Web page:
Solar ‘still cost viable’ despite subsidy cuts
International building materials company, Kingspan, has said that rooftop solar remains “cost viable” for its manufacturing facilities, despite cuts to the Government’s Feed-in Tariff (FiT).
Last month, as reported in Green Intelligence, the Department of Energy and Climate Change (DECC) confirmed that FiT rates for commercial solar installations would fall from February 2016, following a public consultation.
However, Tony Ryan, building technology manager at Kingspan Insulated Panels, believes that on-site solar power generation is still “very viable” for large, energy-intensive industrial and commercial facilities, even if the market ultimately moves towards a non-subsidy model.
Speaking to Clean Energy News recently, Ryan said solar was “still seen as a key driving force” behind Kingspan’s drive to achieve ‘net zero energy’ by 2020 across its estate of more than 85 manufacturing facilities worldwide.
“Systems that can be sized and installed in buildings, and for those buildings to actually consume the energy rather than export to the grid, are delivering the best returns and this is the case for us,” he said.
“It's saving us a substantial amount of money, a substantial amount of energy and obviously that - with having zero carbon associated with it - is benefitting our net zero energy drive.”
‘Net zero energy’
Kingspan is close to completing a new five Mega-Watt (MW) solar installation on the roof of its manufacturing facility in Sherburn, North Yorkshire, which will be one of the largest of its kind in the UK. It will allow the site to completely offset all the electricity it consumes on site.
The company hopes to achieve its global ‘net zero energy’ goal through a mixture of on-site renewable generation, improved energy efficiencies and the procurement of renewable energy from off-site.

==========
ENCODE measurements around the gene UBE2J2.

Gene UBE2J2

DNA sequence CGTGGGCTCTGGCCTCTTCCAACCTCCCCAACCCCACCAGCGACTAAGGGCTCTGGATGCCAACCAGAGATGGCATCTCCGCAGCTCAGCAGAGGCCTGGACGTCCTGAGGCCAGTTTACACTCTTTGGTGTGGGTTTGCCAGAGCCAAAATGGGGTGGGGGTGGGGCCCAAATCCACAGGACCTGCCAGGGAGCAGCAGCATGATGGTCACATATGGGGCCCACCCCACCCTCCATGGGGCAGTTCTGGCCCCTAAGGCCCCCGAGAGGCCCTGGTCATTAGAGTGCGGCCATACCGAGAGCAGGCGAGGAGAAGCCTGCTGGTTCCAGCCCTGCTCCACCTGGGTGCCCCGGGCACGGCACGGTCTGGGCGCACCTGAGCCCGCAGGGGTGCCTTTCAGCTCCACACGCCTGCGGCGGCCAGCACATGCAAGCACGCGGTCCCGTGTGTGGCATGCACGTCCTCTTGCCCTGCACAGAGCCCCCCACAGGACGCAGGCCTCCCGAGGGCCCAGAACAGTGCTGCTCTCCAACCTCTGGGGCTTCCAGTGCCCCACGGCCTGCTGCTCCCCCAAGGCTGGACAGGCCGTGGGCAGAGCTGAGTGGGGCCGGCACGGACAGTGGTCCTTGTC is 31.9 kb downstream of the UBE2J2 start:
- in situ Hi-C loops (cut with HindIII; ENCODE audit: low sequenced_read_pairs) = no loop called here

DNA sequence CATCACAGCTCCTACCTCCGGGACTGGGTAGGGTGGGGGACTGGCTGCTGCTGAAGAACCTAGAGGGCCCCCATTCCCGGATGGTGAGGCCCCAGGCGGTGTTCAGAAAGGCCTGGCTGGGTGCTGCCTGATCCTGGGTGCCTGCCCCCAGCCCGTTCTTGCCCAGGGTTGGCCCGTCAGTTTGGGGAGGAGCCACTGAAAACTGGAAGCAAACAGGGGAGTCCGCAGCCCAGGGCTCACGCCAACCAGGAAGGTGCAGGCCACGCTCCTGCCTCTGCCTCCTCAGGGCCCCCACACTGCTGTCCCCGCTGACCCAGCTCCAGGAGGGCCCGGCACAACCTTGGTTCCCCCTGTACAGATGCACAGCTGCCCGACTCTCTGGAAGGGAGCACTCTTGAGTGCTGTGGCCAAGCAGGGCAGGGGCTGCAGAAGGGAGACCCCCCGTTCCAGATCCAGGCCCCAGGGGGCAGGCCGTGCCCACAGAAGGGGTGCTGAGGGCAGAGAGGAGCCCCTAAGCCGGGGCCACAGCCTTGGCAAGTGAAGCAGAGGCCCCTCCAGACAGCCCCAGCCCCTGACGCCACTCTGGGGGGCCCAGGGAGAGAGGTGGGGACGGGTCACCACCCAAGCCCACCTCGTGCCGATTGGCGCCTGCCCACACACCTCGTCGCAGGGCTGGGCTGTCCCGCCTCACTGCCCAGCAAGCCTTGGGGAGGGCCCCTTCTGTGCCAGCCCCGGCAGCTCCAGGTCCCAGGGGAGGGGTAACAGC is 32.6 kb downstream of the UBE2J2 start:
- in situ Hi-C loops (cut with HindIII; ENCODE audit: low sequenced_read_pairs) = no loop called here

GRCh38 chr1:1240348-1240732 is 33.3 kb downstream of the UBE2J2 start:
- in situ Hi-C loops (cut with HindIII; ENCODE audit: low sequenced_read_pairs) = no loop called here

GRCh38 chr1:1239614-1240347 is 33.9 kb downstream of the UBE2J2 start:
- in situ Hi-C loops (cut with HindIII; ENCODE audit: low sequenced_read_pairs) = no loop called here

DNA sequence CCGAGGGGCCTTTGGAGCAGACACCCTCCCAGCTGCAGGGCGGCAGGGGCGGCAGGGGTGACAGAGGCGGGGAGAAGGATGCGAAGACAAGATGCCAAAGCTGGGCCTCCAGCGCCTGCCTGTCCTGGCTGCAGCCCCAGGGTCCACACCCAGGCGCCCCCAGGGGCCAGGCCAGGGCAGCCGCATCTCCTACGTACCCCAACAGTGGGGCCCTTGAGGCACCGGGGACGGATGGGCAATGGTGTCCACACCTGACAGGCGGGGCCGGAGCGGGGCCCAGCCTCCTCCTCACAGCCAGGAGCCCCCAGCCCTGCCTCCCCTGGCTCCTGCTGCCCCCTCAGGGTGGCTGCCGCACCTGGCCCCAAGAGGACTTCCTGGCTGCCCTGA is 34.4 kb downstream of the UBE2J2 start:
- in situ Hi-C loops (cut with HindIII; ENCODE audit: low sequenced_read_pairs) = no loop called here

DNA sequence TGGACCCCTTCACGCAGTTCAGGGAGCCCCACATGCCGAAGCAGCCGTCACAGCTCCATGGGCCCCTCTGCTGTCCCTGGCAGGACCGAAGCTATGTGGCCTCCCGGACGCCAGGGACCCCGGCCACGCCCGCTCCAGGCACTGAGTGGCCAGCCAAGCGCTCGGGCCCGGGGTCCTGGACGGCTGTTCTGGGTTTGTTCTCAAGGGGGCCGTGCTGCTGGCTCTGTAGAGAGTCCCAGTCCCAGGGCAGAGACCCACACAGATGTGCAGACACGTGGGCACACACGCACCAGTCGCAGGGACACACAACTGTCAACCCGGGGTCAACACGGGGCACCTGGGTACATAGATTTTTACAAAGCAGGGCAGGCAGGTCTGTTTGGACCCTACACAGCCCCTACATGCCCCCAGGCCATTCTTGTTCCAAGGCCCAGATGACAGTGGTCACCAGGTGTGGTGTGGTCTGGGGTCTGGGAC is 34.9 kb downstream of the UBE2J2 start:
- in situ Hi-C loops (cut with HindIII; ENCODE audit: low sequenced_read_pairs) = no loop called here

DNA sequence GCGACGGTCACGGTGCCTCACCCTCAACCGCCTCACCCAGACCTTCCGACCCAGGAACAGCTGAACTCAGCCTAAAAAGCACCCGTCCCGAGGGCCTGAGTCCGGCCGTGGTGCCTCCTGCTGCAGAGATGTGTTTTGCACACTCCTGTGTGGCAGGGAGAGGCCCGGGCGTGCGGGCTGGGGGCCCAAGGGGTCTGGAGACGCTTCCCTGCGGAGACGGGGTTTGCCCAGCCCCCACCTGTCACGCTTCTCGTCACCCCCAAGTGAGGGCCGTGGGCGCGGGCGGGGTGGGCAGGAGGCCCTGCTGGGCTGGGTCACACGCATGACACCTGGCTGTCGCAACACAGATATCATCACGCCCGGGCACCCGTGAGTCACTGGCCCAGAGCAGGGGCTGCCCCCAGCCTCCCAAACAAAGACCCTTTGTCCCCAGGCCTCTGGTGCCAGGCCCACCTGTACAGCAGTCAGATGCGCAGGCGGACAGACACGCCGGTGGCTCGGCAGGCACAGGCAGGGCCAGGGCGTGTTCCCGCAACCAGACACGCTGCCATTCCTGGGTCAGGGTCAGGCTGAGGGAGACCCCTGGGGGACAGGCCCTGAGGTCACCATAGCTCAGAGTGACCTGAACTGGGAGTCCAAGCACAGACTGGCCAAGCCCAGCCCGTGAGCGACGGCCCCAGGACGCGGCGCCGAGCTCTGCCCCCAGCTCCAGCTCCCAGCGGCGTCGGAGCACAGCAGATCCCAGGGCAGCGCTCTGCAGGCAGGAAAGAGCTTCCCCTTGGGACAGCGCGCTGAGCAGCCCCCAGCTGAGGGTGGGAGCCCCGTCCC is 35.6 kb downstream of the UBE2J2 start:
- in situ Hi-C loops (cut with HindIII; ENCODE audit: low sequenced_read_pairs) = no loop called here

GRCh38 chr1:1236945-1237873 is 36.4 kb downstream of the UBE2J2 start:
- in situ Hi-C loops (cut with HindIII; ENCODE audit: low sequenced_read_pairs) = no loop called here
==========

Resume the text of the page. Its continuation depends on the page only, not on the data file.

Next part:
At one of the company’s newer facilities in Selby, North Yorkshire, the entire roof has been replaced to help improve energy efficiency.
Trapezoidal roof panels were fitted, with integrated polycarbonate roof lights allowing light into the workspaces below to minimise heat wastage.
Intelligent lighting controls were then fitted, to control illumination levels in the building by optimizing the balance between available natural daylight and energy efficient high-bay LED fittings.
The project has cut the plant’s lighting costs by 91 per cent, after they had risen to £46,000 per year, and the whole installation paid for itself within just over three years.
Ryan added: “A payback of 3.2 years and an IRR [Internal Rate of Return] of 50 per cent, it’s very attractive to any financial director.”
In Greater Manchester, small and medium-sized enterprises (SMEs) can benefit from fully funded support with improving energy efficiency, as well as reducing their use of materials and water in day-to-day operations, through the Business Growth Hub’s Green Growth service.
For any small businesses interested in purchasing solar-plus-storage systems to help reduce energy costs, a new guide has also been published this month by the BRE National Solar Centre.
The BRE Solar Storage Guide is available here as a free download. It explains how battery storage systems are becoming a more viable option for small commercial installations and explains how they work and how to choose the right system for the right application to get the best return on investment.
Posted under Environmental Regulations and Legislation, Environmental Technologies and Renewable Energy, Construction, Energy and Renewables and Other Manufacturing on 10 February 2016